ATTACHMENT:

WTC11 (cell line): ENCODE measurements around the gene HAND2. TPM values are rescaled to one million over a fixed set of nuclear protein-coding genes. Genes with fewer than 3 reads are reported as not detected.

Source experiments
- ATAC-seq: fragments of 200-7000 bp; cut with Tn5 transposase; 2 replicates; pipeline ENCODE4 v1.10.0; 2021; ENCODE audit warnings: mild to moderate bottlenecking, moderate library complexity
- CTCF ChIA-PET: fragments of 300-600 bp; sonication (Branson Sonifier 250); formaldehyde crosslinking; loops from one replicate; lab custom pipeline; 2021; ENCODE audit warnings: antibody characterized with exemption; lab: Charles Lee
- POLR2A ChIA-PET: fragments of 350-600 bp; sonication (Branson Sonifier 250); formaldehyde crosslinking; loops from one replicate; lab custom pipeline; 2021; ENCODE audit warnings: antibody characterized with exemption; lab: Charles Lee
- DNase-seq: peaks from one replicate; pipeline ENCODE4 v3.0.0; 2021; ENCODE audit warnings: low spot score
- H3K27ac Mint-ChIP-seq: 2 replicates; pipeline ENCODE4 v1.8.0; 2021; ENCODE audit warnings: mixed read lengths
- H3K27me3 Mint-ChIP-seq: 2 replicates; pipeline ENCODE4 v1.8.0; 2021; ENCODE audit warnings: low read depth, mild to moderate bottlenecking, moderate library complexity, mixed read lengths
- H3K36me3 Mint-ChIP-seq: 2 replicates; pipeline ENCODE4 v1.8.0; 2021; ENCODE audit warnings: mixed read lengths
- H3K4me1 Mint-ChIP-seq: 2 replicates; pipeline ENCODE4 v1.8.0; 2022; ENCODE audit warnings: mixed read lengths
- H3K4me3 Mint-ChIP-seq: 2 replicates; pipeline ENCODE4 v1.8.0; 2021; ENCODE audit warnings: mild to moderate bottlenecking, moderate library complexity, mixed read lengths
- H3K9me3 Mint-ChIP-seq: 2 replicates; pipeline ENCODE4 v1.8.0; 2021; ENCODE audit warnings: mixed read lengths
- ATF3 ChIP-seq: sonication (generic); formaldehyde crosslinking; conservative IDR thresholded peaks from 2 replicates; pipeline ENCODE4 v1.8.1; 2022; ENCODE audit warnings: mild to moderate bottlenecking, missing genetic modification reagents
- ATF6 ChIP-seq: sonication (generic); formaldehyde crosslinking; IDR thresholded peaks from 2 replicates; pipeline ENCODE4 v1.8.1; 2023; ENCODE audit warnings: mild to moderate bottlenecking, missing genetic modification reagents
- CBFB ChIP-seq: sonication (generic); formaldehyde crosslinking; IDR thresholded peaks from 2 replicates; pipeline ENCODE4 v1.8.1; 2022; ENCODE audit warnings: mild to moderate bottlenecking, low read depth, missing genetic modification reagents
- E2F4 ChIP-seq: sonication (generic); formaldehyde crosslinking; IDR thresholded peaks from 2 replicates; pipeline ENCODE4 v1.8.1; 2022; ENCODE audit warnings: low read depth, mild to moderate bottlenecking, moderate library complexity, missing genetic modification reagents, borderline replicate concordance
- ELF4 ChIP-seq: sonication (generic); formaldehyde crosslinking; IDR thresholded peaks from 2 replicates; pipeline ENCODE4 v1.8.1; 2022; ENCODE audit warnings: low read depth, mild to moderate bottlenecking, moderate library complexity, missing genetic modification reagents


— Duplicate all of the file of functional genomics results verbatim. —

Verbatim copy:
WTC11 (cell line): ENCODE measurements around the gene HAND2. TPM values are rescaled to one million over a fixed set of nuclear protein-coding genes. Genes with fewer than 3 reads are reported as not detected.

Source experiments
- ATAC-seq: fragments of 200-7000 bp; cut with Tn5 transposase; 2 replicates; pipeline ENCODE4 v1.10.0; 2021; ENCODE audit warnings: mild to moderate bottlenecking, moderate library complexity
- CTCF ChIA-PET: fragments of 300-600 bp; sonication (Branson Sonifier 250); formaldehyde crosslinking; loops from one replicate; lab custom pipeline; 2021; ENCODE audit warnings: antibody characterized with exemption; lab: Charles Lee
- POLR2A ChIA-PET: fragments of 350-600 bp; sonication (Branson Sonifier 250); formaldehyde crosslinking; loops from one replicate; lab custom pipeline; 2021; ENCODE audit warnings: antibody characterized with exemption; lab: Charles Lee
- DNase-seq: peaks from one replicate; pipeline ENCODE4 v3.0.0; 2021; ENCODE audit warnings: low spot score
- H3K27ac Mint-ChIP-seq: 2 replicates; pipeline ENCODE4 v1.8.0; 2021; ENCODE audit warnings: mixed read lengths
- H3K27me3 Mint-ChIP-seq: 2 replicates; pipeline ENCODE4 v1.8.0; 2021; ENCODE audit warnings: low read depth, mild to moderate bottlenecking, moderate library complexity, mixed read lengths
- H3K36me3 Mint-ChIP-seq: 2 replicates; pipeline ENCODE4 v1.8.0; 2021; ENCODE audit warnings: mixed read lengths
- H3K4me1 Mint-ChIP-seq: 2 replicates; pipeline ENCODE4 v1.8.0; 2022; ENCODE audit warnings: mixed read lengths
- H3K4me3 Mint-ChIP-seq: 2 replicates; pipeline ENCODE4 v1.8.0; 2021; ENCODE audit warnings: mild to moderate bottlenecking, moderate library complexity, mixed read lengths
- H3K9me3 Mint-ChIP-seq: 2 replicates; pipeline ENCODE4 v1.8.0; 2021; ENCODE audit warnings: mixed read lengths
- ATF3 ChIP-seq: sonication (generic); formaldehyde crosslinking; conservative IDR thresholded peaks from 2 replicates; pipeline ENCODE4 v1.8.1; 2022; ENCODE audit warnings: mild to moderate bottlenecking, missing genetic modification reagents
- ATF6 ChIP-seq: sonication (generic); formaldehyde crosslinking; IDR thresholded peaks from 2 replicates; pipeline ENCODE4 v1.8.1; 2023; ENCODE audit warnings: mild to moderate bottlenecking, missing genetic modification reagents
- CBFB ChIP-seq: sonication (generic); formaldehyde crosslinking; IDR thresholded peaks from 2 replicates; pipeline ENCODE4 v1.8.1; 2022; ENCODE audit warnings: mild to moderate bottlenecking, low read depth, missing genetic modification reagents
- E2F4 ChIP-seq: sonication (generic); formaldehyde crosslinking; IDR thresholded peaks from 2 replicates; pipeline ENCODE4 v1.8.1; 2022; ENCODE audit warnings: low read depth, mild to moderate bottlenecking, moderate library complexity, missing genetic modification reagents, borderline replicate concordance
- ELF4 ChIP-seq: sonication (generic); formaldehyde crosslinking; IDR thresholded peaks from 2 replicates; pipeline ENCODE4 v1.8.1; 2022; ENCODE audit warnings: low read depth, mild to moderate bottlenecking, moderate library complexity, missing genetic modification reagents